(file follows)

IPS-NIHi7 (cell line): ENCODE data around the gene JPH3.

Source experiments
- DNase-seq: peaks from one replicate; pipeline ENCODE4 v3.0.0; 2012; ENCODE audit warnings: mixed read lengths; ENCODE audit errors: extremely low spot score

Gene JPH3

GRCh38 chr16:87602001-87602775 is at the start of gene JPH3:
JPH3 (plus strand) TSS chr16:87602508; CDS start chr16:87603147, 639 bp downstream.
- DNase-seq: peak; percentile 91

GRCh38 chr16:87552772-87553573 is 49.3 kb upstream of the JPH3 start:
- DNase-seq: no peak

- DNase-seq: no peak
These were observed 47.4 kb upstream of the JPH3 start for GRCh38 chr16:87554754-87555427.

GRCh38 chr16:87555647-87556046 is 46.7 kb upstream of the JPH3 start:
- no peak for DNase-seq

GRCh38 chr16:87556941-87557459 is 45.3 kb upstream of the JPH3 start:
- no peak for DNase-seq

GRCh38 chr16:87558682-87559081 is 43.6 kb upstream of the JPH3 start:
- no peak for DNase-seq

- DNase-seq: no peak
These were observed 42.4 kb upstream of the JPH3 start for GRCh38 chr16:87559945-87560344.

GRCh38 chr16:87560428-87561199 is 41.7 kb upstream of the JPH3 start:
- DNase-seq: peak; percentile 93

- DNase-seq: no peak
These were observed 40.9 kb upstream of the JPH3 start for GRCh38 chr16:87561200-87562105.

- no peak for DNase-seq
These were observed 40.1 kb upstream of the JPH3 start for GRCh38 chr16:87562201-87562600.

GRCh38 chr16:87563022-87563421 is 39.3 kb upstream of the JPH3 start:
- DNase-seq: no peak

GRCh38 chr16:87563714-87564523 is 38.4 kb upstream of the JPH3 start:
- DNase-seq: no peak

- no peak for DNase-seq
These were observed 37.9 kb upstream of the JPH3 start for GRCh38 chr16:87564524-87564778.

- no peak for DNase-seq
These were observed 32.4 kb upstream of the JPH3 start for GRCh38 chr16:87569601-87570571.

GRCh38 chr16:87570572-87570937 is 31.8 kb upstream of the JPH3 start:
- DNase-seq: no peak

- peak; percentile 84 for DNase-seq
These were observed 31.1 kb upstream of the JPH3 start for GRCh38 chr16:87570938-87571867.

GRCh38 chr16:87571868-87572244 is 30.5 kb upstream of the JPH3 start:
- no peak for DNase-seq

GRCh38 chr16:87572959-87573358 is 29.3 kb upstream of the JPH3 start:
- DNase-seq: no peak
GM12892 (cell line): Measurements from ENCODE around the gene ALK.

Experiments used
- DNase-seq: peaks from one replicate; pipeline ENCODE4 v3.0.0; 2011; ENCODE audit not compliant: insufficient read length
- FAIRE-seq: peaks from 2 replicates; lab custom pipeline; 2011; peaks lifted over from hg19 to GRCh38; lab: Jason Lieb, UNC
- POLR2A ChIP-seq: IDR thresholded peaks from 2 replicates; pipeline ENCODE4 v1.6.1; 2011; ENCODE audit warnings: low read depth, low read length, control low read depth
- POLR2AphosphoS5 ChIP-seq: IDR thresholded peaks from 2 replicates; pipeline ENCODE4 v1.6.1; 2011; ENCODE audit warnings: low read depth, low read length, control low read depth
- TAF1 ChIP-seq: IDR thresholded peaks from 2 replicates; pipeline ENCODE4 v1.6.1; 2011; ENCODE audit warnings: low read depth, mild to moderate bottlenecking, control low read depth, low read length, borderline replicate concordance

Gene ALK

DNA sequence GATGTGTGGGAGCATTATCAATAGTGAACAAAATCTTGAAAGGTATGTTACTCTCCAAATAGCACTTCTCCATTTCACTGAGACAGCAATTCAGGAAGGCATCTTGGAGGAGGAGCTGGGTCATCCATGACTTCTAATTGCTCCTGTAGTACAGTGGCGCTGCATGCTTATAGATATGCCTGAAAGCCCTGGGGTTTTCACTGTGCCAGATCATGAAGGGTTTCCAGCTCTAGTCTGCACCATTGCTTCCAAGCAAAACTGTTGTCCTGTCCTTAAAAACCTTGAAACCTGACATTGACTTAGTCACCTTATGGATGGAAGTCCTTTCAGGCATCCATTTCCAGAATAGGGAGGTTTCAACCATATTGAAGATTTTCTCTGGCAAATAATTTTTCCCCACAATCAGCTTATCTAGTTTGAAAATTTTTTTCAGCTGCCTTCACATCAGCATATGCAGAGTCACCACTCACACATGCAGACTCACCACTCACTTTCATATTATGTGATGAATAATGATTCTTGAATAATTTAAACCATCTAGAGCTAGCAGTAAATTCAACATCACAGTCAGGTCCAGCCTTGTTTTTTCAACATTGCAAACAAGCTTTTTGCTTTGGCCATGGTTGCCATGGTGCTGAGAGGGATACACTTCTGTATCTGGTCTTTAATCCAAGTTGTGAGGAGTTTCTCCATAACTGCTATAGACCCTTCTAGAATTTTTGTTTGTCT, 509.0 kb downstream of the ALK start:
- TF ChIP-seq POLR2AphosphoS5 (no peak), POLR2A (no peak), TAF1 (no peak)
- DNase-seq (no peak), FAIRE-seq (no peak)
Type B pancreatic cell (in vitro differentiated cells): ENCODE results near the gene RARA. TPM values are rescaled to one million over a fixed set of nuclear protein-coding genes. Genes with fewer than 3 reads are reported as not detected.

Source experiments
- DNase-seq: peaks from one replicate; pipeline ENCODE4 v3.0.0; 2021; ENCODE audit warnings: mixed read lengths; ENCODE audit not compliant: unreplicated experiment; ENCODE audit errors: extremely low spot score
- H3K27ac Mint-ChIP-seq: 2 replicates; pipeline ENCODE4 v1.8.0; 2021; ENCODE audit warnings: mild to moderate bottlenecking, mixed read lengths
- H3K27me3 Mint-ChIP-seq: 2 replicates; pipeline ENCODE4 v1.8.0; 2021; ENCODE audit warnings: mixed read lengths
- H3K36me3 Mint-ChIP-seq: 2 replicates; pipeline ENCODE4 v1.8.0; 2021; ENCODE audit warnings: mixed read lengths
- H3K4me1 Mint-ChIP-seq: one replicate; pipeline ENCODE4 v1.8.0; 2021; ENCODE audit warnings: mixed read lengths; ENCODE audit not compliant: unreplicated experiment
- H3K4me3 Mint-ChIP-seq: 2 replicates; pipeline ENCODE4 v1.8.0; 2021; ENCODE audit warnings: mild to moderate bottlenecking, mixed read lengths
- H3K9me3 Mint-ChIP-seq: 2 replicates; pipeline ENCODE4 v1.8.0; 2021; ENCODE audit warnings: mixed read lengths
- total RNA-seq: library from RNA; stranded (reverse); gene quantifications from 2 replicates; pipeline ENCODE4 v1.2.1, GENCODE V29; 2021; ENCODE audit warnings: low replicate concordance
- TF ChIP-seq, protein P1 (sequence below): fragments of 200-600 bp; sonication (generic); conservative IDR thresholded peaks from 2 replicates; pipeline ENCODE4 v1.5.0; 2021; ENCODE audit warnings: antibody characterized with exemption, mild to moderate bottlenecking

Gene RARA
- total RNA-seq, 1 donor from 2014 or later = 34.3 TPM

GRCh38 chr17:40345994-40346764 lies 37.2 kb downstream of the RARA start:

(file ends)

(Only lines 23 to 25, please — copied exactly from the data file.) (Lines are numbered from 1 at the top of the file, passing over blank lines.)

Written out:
These were observed 40.9 kb upstream of the JPH3 start for GRCh38 chr16:87561200-87562105.

- no peak for DNase-seq
These were observed 40.1 kb upstream of the JPH3 start for GRCh38 chr16:87562201-87562600.